However, I still wanted to attend a conference this year. So we scrambled around to find another conference. The local RWA chapter had finished up their conference the day we got the email. THE DAY WE GOT THE EMAIL! So I couldn't go to the local conference. Plus we had plane tickets and a fat refund coming. So we starting looking around for a good fit.

We came across the Emerald City Writer's Conference, for romance writers in October. Their itinerary looked interesting, I liked the agents and editors that were coming and it was a romance writer's conference. PLUS.... They still had rooms at the event hotel for way cheaper than a hotel in Seattle should cost. SOLD! And Rob could come stay with me, too!

As the days drew near, I polished my manuscript and my pitch and watched the weather. GREAT! Seattle was supposed to have one of the biggest five storms ever to slam their coast come through the night we landed. I'll be danged if I was going to have to cancel this one too! So I prayed. And lo and behold, the storm blew over. We landed under the normal Seattle drizzle.

Friday--Ego fluff and Ego burn

I am a big believer that good things follow bad. And conversely bad things follow good. I think the world seeks equilibrium or maybe I'm pessimistic or optimistic.  But Friday afternoon, I had a triumph, followed by a totally tragic miss at the end of the day.

Triumph. The first morning, I got an email from the admin saying there was a workshop that afternoon that we could bring our page one to and have it be read aloud by industry professionals and critiqued. (I'd already made massive changes to my page one after feedback from the canceled conference above, so I was anxious to try out my new page one). But I didn't have a copy. In fact, I felt before we left that I should bring a copy of my first chapter, but ignored it. Thankfully, Rob was there for the rescue. He managed to find the correct copy of my page one and print it for me. So I went to the class and slipped my page one in.

Agents and Editors. Looks like a tough crowd, huh?

The game.  A moderator would read the page one until three agents or editors raised their hands, indicating they would've stopped reading. Super scary.The first couple of pages had some great feedback, but they hadn't finished a page all the way through yet. I was biting my nails, wondering if my previous edits would make the cut. The agent who critiqued my manuscript before said she hated the first couple of pages until it got to a certain part and then she liked it. When the moderator started reading it, I broke out into a cold sweat, tremors--the whole bit. But no one raised their hand. I think by the end maybe one did, but they got all the way through it! Wow! There was definitely things wrong with it: info dumping and one editor mentioned he liked my previous first line better, but they said they would overlook some editorial things because my voice was so strong! Yay! I managed to fix my totally sucky first page.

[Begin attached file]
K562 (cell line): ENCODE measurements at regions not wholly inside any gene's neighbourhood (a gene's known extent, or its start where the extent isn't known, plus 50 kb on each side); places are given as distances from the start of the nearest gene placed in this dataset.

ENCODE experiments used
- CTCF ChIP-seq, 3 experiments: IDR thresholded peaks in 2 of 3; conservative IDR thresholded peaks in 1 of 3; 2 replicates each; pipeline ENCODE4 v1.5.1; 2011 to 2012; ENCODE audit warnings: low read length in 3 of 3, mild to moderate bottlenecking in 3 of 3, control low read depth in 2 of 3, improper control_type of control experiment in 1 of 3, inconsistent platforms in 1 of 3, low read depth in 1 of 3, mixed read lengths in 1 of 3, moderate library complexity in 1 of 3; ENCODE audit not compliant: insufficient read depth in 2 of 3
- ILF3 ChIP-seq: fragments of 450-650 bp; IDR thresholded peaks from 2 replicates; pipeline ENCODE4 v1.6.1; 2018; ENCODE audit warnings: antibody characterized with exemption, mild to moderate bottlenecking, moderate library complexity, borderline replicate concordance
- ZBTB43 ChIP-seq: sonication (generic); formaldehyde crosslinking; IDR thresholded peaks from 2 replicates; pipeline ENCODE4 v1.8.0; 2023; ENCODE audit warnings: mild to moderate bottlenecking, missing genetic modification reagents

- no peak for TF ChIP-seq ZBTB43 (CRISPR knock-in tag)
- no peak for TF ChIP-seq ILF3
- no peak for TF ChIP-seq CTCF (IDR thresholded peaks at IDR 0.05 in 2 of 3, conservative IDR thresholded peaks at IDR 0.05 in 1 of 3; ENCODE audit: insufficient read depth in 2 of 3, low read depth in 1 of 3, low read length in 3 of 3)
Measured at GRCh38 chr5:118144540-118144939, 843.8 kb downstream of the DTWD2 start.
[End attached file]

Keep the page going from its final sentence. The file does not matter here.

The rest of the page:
Failure. To be able to talk about my triumphs, I must also include my misses. Friday night, authors who were pitching to editors or agents could get feedback from previously published authors. I read my pitch to a table of eight. Some lady, who was also pitching asked me who I thought would buy my book, who did I think my target audience was. I could tell they were trying to be nice and they were exceedingly helpful, but they hated my pitch. I reworked it with their suggestions and I think it's a lot better. I'll write it in the next blog posts about my pitching session since this one is already too long.

So I faced a few of my fears. I think we need to do that every once in a while. Do something scary, but brave. Put yourself out there. What have you been dying to do? What is standing in your way? How are you going to overcome it?  Get out there and live!

Thursday, October 6, 2016

Alton Brown: My first author-signed cook book

Alton Brown and I are like besties.

Sunday morning I saw it come across my Facebook feed that he was coming to town. And I knew I had to go. The kids and I came to know Alton Brown after binge watching FoodNetwork Star on the internet. (No cable here!) We thought him, funny, genuine and, I don’t know, unique. Authentic.

So one thing I’ve learned from going to a few of these book signings at our local Indy bookshop (see previous posts) is that the faster you buy the book, the earlier you get in line for the signing, hence out of the bookstore and the less likely I am to find something I want to spend my money on. You see, you get a letter code at the time of purchase. Since it was Sunday and the event was Tuesday, and Alton Brown was popular, I knew we were in trouble.